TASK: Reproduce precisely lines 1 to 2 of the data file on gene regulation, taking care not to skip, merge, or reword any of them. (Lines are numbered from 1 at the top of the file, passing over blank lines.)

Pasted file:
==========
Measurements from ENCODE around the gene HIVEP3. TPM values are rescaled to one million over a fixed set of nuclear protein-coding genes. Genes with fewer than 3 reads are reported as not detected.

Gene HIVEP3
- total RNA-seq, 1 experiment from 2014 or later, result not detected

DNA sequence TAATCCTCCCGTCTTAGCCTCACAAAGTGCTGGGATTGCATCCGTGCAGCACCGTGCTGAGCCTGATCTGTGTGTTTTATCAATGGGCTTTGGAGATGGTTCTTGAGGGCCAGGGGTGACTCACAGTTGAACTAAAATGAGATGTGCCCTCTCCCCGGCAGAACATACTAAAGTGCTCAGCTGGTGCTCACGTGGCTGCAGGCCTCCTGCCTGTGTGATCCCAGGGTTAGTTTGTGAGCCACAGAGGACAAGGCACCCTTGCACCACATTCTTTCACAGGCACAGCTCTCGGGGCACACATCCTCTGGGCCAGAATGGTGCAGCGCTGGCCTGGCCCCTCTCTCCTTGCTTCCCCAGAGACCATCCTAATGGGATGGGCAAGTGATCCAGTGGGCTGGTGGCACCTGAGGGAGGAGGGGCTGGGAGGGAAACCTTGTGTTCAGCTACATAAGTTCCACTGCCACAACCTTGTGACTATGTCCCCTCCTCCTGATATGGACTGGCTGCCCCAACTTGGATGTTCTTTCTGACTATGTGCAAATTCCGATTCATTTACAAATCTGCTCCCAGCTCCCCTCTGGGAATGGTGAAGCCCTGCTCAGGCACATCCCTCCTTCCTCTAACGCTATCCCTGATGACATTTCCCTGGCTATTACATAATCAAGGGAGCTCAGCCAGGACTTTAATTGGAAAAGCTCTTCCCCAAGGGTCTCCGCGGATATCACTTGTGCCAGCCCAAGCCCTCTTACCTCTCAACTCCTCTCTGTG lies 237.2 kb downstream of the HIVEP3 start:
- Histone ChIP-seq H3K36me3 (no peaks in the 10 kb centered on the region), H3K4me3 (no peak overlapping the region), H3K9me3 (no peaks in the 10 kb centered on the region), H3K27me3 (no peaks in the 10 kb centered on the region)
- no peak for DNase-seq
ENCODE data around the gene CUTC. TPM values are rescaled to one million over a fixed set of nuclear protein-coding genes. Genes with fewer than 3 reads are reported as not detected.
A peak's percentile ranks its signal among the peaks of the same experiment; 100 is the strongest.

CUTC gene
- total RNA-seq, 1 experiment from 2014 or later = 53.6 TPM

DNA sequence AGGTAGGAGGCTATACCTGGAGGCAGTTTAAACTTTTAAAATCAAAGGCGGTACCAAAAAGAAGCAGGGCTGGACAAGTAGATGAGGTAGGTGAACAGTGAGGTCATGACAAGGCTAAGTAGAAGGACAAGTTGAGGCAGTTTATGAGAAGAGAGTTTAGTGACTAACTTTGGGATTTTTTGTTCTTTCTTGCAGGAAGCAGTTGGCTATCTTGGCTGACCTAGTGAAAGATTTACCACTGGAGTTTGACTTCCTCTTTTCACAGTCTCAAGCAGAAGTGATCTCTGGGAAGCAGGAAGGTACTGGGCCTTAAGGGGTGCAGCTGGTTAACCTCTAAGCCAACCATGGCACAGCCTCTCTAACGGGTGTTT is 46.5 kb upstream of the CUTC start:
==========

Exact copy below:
Measurements from ENCODE around the gene HIVEP3. TPM values are rescaled to one million over a fixed set of nuclear protein-coding genes. Genes with fewer than 3 reads are reported as not detected.

Gene HIVEP3